It's your letters page, so its not our fault....
Keen readers may have noticed that in last issue's editorial I explained that RISC World would be moving to 80min CDs from this issue onwards. This produced a number of letters of concern, including this from Michael Poole...
Hmmm. 80-min CDs from next time, eh? Well, if my second-hand 6x IBM drive won't read them, does that mean I've really got to get one of those 52x ones that this article says spins the discs up to 1500g at the edge and makes them fly to bits?
More to the point, there are zillions of CD drives in the shops here of all shapes, sizes and specifications, but it's going to be great fun trying to find out which ones do and don't operate with Acorn's software...
Well we have no choice. We simply cannot get sufficient stocks of the older type CDs any more. Having said that a 6x drive ought to be OK, it's the old type 2 x Cumana drives (and similar) that will fall over. Some of the original 4 x drives in very early RISC PC Computers may also have trouble. However readers should remember we are talking about drives that are at least eight years old, so they really should be due for replacement anyway. As for 52 speed CD drives destroying CDs, well it can happen if the CD is damaged, so if you look after CDs you have nothing to worry about.
Still, while we are on the subject of 52 speed drives....
I can't get into the latest CD through the !RWORLD application. The disc spins on and off and eventually comes up with a "can't find". Using Shift/Select on !RWORLD I get a gobbley gook directory content list in which directory sizes are listed and addresses, but no meaningful names and any attempt to shift enter gives an error message. I can get into the CD via the HTML directory and once in appear to be able to get into all the files that way. I appear to be able to read all the other directories OK. My CD drive was bought from ADPL and is a 52 speed one.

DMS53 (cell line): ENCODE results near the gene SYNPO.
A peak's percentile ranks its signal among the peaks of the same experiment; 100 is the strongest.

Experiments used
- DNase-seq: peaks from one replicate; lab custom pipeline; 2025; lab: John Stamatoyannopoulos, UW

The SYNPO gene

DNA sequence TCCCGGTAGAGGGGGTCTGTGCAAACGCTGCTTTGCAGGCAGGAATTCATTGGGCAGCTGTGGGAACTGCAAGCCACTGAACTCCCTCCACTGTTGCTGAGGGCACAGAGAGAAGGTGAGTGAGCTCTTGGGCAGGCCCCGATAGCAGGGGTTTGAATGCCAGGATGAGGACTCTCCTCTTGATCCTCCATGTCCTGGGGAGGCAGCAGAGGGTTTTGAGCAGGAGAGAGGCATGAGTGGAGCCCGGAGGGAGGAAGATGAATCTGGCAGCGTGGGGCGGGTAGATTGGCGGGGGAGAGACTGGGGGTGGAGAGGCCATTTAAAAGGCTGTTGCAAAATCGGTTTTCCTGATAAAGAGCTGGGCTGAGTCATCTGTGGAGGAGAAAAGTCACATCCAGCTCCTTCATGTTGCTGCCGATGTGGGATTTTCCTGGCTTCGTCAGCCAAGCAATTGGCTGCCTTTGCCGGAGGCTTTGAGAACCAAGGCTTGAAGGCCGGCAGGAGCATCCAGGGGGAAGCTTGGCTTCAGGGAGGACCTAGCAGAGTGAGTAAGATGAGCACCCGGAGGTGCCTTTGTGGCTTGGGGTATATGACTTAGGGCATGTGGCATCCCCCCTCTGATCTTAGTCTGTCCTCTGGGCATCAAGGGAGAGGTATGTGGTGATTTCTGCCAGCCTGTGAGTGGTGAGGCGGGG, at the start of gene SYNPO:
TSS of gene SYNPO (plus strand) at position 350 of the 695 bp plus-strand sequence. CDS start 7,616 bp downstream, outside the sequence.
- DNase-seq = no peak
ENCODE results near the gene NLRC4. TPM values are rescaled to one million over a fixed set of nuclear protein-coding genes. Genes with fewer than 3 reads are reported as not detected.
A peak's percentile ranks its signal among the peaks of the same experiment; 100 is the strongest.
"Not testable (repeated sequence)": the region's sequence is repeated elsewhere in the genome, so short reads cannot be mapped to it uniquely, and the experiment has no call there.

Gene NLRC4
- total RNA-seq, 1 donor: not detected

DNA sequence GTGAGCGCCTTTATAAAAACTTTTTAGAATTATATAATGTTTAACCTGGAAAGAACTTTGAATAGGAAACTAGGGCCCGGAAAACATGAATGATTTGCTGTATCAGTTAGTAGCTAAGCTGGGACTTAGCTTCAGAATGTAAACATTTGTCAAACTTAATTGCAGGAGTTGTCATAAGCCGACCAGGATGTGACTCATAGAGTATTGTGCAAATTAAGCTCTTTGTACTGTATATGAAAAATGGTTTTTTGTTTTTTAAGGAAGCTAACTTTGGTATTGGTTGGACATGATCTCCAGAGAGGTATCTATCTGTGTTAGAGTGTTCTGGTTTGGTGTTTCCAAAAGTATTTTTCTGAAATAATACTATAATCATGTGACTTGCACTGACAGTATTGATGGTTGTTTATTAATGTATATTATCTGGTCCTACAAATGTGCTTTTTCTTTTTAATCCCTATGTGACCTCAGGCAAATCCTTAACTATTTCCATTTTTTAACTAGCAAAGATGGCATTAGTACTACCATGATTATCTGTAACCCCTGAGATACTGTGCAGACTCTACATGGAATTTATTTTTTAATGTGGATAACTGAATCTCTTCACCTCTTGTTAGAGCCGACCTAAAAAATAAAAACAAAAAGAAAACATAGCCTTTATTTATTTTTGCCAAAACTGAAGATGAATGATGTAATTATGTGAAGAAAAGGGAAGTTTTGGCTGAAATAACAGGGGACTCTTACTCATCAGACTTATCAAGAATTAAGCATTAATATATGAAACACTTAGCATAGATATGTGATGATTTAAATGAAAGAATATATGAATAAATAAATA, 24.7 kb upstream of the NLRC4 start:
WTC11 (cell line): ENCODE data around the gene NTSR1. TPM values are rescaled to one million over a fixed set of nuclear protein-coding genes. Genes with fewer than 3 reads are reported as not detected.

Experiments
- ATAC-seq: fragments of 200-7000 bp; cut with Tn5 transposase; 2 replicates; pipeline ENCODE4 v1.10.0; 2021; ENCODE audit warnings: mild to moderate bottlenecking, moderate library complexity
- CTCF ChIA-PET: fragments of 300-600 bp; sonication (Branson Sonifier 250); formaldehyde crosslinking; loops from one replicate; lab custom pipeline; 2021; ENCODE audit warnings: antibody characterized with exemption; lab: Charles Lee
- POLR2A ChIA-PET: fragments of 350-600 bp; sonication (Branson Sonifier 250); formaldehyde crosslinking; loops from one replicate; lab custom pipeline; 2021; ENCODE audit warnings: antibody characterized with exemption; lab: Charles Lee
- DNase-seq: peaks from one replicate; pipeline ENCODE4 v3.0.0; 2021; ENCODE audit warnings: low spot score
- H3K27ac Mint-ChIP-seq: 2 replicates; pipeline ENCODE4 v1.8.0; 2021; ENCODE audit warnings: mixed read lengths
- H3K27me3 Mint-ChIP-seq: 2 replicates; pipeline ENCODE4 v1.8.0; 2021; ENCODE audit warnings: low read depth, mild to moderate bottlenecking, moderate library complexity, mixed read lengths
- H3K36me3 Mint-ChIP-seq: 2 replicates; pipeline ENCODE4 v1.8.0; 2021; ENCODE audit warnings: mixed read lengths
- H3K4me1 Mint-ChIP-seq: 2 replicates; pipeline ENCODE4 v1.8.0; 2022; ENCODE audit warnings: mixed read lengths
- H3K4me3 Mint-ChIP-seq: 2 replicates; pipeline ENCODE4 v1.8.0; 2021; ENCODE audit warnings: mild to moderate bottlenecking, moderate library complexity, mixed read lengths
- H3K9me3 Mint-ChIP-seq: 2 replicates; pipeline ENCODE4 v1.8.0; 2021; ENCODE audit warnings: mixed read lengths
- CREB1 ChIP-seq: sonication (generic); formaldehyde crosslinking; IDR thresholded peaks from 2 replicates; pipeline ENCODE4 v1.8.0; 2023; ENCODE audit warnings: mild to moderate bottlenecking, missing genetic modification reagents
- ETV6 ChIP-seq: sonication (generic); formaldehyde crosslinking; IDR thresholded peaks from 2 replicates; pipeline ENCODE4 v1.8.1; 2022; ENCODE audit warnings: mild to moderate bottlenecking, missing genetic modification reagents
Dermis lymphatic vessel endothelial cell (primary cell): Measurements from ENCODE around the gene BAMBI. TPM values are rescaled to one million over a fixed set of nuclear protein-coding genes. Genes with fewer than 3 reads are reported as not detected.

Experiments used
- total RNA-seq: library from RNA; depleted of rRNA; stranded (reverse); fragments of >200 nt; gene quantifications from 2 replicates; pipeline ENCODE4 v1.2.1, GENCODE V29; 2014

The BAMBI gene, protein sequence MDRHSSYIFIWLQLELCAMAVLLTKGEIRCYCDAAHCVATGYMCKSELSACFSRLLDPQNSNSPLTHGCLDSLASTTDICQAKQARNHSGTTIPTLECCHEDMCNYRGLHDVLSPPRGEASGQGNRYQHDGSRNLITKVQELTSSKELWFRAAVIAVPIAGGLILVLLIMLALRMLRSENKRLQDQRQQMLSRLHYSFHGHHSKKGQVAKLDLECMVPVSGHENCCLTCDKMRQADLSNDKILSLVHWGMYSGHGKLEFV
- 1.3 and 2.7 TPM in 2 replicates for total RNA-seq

See what happens when you recommend a 52 speed APDL drive? Although in our defence I would like to say that most likely your CD is faulty for which we apologise. I can only suggest trying it in another machine to see if it works in that. If it doesn't, or another machine isn't available then return the CD to APDL for a replacement.
And while we are still talking CDs...
Here's the next batch of RISC World CD inlays (up to Oct 2002), in a zip archive.
Many thanks, we have put these in this issue's software directory. And now another unsolicited VirtualAcorn plug...
I no longer have an Acorn computer but do have a PC with VirtualA5000. My PC is a 2 year old Dell Inspiron. P3-600MHz with 100MHz main memory and 133MHz video memory. In terms of MIPS it is faster than a real A5000 but it is a huge deal faster when a lot of memory work is being done. (In general, using a lot of memory access it is faster than a RiscPC). Anyway, what I'm wondering is if you would be interested in little progs which would run best on VirtualA5000 running on a PC with at least my spec.